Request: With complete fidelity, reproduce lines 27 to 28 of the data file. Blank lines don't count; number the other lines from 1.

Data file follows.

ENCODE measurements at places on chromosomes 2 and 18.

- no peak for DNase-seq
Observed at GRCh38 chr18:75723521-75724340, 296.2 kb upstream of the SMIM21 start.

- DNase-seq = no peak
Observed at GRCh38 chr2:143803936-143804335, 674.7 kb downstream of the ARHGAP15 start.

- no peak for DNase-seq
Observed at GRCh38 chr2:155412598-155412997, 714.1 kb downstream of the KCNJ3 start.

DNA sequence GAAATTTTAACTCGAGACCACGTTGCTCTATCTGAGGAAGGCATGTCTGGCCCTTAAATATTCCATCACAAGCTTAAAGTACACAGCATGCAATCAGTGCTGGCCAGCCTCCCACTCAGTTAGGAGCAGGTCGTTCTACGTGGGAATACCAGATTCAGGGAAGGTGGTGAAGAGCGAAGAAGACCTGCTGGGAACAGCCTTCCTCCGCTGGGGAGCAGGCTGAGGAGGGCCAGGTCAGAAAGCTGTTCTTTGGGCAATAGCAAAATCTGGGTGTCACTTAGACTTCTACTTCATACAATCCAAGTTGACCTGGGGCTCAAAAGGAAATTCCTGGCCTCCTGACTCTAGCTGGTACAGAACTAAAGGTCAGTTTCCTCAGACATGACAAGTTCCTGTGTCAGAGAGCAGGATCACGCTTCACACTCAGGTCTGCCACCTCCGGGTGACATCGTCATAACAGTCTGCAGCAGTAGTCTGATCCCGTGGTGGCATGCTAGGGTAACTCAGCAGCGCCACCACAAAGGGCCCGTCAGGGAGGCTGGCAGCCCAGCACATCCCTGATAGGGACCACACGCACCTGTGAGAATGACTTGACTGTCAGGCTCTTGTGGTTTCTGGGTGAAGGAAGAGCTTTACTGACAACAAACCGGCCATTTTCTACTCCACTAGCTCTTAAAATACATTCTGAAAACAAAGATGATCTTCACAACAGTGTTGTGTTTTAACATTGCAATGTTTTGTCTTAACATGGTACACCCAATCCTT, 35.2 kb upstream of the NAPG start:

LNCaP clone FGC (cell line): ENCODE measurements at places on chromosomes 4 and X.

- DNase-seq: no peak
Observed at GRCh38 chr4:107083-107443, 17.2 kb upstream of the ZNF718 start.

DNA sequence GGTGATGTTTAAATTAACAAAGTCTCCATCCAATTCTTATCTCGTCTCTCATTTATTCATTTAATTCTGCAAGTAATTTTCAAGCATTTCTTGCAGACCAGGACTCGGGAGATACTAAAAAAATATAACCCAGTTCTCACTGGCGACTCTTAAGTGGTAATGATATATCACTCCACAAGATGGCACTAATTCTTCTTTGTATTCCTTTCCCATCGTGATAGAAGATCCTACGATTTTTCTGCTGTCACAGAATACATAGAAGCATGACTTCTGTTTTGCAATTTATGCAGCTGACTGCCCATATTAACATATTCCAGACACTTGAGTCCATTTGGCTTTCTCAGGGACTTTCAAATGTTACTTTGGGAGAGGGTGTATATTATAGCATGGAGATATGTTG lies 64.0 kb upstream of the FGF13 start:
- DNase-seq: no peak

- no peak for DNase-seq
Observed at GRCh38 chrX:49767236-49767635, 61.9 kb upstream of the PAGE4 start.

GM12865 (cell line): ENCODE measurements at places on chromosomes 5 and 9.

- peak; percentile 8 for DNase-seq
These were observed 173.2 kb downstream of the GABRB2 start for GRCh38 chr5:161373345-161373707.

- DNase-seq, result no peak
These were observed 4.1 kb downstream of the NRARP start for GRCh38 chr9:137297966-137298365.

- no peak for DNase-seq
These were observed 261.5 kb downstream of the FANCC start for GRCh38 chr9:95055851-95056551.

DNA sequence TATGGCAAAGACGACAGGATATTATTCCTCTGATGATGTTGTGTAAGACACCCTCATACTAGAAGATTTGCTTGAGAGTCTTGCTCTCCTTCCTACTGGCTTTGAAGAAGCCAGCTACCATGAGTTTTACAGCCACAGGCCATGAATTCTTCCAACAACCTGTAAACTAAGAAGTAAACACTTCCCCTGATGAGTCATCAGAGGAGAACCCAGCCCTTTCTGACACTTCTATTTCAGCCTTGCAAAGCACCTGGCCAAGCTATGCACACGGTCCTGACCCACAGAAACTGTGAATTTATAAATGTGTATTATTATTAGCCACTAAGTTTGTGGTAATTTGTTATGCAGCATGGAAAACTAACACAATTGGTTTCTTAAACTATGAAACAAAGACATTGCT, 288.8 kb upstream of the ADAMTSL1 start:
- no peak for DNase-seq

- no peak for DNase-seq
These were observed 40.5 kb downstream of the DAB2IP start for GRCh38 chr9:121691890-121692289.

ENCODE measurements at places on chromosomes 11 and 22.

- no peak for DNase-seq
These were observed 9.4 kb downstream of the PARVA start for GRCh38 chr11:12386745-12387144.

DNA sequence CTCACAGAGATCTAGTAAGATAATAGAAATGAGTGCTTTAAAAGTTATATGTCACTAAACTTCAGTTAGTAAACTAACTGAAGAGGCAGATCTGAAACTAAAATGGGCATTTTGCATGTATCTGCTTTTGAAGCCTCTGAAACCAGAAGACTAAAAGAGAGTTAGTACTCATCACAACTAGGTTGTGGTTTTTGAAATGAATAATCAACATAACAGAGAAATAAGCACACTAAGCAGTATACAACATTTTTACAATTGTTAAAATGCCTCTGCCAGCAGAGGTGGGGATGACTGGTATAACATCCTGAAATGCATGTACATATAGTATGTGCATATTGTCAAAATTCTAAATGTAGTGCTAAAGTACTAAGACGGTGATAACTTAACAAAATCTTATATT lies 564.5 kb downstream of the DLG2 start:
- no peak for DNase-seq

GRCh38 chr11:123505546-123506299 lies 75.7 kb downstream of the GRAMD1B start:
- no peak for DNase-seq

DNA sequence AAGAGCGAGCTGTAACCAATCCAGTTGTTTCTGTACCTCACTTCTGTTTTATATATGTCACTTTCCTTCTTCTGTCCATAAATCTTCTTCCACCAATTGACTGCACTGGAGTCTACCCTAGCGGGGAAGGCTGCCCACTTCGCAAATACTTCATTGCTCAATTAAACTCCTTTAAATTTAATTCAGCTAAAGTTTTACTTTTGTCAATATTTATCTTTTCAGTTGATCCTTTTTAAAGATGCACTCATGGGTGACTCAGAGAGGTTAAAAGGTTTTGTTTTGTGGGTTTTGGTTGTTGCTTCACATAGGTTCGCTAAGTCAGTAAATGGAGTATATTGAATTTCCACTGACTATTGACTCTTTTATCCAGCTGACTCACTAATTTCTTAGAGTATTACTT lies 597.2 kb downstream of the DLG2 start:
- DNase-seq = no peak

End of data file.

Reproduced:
ENCODE measurements at places on chromosomes 11 and 22.

- no peak for DNase-seq